Statistical analysis of data
In front of a Township Administration Building, Nizhegorodskii province, early twentieth century.
From the collection of Mikhail Zolotarev.
The displays in this section present statistical analyses of data concerning litigants' qualities and judges' decisions. The calculations are based on variables in the Case Data
The following tables present the results concerning the major factors that contributed to the decisions made by the judges. The factor that contributed most strongly to the resolution of the case in favor of the plaintiff was the testimony of the defendant. When the defendant admitted guilt in a criminal case, or agreed with the plaintiff’s demands in a civil case, the judgment was almost certain to be in favor of the plaintiff. When the defendant disagreed with the plaintiff, the plaintiff on average won only 40% of the time.
The second most important factor was the testimony of the witnesses. The more witnesses in favor of the plaintiff were involved in the case, the more likely was the plaintiff to win. Two other factors that seemed to matter for the outcome were the family relationship between the litigants and the type of the case. Although statistical significance of these findings is lower, the tendency was that plaintiffs suing their family members were less likely to win than the plaintiffs suing defendants that were not related to them by kin. Also, plaintiffs in the civil cases were on average more likely to win than the plaintiffs in the criminal cases.
Another finding is the seeming lack of discrimination based on gender or literacy of the parties. Being illiterate or being a female does not seem to hurt (or help) the plaintiff’s case. Presence or absence of documentary evidence did not have a statistically significant effect on the plaintiffs’ success rates or on the evaluation of other evidence (testimony of the defendant and those of the witnesses). The tendency of documents to enhance other kinds of testimony is visible in whole case records where documents are cited in verdicts.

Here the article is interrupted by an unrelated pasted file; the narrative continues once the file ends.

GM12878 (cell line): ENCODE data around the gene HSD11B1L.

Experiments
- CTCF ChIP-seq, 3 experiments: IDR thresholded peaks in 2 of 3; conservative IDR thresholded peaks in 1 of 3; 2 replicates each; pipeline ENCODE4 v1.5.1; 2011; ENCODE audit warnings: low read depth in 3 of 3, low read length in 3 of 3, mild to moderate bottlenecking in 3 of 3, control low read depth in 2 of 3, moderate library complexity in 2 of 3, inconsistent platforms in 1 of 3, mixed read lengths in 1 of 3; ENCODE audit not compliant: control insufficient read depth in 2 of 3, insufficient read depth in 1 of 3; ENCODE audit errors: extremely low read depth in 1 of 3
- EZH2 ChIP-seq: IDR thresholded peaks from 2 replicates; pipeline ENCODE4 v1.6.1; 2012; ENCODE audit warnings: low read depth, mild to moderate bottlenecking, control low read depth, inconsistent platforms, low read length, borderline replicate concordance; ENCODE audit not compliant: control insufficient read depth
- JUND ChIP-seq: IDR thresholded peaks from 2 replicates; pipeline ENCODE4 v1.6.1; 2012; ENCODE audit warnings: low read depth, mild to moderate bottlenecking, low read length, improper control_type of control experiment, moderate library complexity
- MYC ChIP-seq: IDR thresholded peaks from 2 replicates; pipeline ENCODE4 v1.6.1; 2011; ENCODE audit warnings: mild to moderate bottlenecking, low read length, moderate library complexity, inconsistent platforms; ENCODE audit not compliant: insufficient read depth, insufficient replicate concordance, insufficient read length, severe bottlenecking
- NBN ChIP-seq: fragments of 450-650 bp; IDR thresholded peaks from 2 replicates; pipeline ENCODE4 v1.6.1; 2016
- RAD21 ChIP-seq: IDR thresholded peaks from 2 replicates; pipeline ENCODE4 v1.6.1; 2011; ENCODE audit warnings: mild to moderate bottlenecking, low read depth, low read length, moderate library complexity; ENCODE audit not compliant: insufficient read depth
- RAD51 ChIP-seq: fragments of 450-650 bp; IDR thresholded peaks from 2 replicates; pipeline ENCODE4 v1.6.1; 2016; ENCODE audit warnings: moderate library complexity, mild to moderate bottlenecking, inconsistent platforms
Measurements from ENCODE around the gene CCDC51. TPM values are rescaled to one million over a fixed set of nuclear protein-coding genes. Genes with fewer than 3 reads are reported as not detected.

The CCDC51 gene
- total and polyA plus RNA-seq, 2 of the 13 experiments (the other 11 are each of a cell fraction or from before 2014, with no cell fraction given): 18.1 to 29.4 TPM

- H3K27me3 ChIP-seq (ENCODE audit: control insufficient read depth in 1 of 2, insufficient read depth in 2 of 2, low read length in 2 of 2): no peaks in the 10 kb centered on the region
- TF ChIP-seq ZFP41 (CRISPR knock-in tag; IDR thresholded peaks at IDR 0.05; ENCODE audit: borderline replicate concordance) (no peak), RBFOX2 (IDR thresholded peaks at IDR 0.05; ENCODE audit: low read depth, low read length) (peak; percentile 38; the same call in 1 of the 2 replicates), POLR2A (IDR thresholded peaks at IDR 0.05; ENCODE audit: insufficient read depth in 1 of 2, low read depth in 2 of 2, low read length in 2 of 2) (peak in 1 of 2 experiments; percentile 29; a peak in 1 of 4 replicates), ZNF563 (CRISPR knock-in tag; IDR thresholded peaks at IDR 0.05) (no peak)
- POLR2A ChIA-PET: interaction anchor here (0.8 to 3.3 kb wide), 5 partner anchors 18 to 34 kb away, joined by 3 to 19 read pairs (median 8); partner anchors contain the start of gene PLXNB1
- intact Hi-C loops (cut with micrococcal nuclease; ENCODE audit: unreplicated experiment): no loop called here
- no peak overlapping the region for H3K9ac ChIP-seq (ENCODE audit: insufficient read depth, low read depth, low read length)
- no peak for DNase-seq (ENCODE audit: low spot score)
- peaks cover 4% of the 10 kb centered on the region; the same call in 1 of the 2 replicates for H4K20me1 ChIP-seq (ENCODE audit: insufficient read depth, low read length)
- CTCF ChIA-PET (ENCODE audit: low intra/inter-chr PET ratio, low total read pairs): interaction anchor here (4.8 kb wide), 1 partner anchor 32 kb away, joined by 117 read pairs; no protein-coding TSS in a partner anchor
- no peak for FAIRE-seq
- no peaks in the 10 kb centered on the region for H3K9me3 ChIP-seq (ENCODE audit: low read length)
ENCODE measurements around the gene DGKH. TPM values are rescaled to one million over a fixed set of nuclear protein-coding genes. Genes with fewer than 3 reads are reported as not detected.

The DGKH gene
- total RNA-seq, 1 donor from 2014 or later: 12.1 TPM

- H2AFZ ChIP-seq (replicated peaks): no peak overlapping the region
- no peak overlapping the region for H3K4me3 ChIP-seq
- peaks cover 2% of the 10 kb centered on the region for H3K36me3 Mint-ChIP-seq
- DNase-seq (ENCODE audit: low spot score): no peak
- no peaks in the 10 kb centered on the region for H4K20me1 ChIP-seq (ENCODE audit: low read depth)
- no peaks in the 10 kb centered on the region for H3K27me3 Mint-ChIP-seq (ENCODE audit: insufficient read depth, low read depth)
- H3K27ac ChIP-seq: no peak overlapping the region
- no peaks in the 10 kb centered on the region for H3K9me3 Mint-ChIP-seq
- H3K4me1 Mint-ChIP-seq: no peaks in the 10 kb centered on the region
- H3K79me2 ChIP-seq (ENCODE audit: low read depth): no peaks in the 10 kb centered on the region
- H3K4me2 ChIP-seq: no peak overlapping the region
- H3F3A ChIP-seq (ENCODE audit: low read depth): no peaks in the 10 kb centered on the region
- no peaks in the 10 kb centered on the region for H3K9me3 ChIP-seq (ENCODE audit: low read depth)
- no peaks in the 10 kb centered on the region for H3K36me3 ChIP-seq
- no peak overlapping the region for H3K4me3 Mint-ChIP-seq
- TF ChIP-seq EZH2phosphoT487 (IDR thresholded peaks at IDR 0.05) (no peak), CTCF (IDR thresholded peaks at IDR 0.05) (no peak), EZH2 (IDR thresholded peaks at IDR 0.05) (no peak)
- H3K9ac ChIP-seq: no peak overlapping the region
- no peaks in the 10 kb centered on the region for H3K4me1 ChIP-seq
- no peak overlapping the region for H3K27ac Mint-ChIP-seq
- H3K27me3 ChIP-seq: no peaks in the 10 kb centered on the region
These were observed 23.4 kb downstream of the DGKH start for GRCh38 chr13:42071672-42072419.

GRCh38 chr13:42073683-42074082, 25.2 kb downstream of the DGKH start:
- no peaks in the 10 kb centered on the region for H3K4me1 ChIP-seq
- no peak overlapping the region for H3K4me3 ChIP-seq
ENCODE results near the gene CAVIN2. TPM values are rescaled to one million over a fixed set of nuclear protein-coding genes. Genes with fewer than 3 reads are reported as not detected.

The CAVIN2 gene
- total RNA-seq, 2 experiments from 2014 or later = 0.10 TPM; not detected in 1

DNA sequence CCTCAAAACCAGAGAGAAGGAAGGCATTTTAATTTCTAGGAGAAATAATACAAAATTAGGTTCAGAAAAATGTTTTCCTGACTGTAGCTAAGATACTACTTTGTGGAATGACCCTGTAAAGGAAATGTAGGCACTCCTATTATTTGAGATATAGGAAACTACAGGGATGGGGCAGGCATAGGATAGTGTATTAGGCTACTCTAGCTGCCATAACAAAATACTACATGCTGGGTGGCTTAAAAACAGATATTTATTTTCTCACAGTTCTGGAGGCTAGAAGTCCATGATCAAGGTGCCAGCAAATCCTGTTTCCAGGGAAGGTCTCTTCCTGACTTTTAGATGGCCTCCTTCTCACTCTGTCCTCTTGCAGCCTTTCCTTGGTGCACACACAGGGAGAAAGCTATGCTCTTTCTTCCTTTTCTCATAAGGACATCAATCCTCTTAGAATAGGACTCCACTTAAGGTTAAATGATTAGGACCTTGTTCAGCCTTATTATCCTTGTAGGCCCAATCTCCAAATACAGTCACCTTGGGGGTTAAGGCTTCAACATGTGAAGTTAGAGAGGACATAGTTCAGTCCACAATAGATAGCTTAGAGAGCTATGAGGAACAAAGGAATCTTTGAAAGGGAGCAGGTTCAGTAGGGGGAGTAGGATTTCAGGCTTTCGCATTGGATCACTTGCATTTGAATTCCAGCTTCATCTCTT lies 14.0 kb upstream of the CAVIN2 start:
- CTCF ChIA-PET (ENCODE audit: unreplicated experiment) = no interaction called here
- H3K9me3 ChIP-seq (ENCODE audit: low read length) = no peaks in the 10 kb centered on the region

Statistical evaluation of the role of documents in decisions is complicated by the fact that the dataset does not indicate which side presented the document or which party’s case a document supported. The calculations below suggest only that the weight judges attached to oral testimony was slightly less (not statistically significant) in the presence of documentary evidence. Both the role of documents and the significance of the difference of outcomes between family and non-family cases are subjects for further study.
For interpretation of the material presented here, consult RUSSIAN PEASANTS GO TO COURT
. The qualities of peasant jurisprudence are the focus of Chapter 6. Gender, literacy and residence of litigants are discussed in other chapters as well.
The material in this section was prepared by Natalia Zharinova. I am deeply grateful to Natalia for her meticulous concern for my painstakingly gathered but never perfect data, her enthusiasm for this project, and her expertise in statistics, law, and political science.
© 2004 Jane Burbank, New York University
with permission from Indiana University Press